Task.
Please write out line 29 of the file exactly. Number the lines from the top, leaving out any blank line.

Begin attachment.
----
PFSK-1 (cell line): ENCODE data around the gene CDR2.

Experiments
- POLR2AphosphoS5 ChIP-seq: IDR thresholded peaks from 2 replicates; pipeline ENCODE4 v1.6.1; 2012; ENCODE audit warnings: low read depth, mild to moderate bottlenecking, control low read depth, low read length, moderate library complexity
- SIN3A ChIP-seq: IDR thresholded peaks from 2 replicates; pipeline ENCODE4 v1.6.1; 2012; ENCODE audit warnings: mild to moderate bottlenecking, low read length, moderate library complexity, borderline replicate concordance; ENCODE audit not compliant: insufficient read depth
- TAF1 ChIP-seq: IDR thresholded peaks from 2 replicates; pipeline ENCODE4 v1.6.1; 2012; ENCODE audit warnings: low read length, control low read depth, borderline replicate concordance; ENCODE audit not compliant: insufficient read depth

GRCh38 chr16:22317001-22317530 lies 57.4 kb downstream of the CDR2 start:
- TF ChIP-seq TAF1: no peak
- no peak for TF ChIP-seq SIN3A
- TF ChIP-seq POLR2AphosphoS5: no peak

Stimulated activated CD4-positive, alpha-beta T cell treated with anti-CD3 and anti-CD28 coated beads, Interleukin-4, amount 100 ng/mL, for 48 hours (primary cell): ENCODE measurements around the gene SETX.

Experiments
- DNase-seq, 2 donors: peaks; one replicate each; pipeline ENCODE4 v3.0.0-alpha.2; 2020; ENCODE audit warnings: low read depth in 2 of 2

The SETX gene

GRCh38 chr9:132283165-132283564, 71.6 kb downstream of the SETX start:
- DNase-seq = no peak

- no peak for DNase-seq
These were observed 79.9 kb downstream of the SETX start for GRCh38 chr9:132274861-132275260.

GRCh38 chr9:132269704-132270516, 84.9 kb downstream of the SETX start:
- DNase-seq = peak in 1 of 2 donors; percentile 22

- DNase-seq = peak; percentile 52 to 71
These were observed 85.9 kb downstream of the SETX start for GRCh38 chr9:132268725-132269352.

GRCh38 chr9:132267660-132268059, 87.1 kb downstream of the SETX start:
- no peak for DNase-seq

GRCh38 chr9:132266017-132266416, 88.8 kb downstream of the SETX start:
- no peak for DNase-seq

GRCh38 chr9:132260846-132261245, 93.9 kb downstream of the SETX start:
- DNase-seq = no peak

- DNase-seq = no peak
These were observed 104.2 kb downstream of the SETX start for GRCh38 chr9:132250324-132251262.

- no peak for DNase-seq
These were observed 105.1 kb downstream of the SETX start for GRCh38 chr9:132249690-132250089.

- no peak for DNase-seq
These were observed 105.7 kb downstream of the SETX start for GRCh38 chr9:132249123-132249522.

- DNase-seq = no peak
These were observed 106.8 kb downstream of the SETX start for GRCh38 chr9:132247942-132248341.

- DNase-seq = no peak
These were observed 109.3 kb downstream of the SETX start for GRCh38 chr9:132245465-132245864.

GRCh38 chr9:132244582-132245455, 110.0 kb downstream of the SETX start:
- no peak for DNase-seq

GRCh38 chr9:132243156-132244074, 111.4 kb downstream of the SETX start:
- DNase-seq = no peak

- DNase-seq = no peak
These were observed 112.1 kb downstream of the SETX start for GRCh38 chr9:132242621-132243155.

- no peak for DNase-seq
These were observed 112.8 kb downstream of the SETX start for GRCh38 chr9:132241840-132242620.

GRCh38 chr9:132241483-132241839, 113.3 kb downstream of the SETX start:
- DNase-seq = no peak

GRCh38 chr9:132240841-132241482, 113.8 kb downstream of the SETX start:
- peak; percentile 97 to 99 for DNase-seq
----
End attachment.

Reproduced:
These were observed 104.2 kb downstream of the SETX start for GRCh38 chr9:132250324-132251262.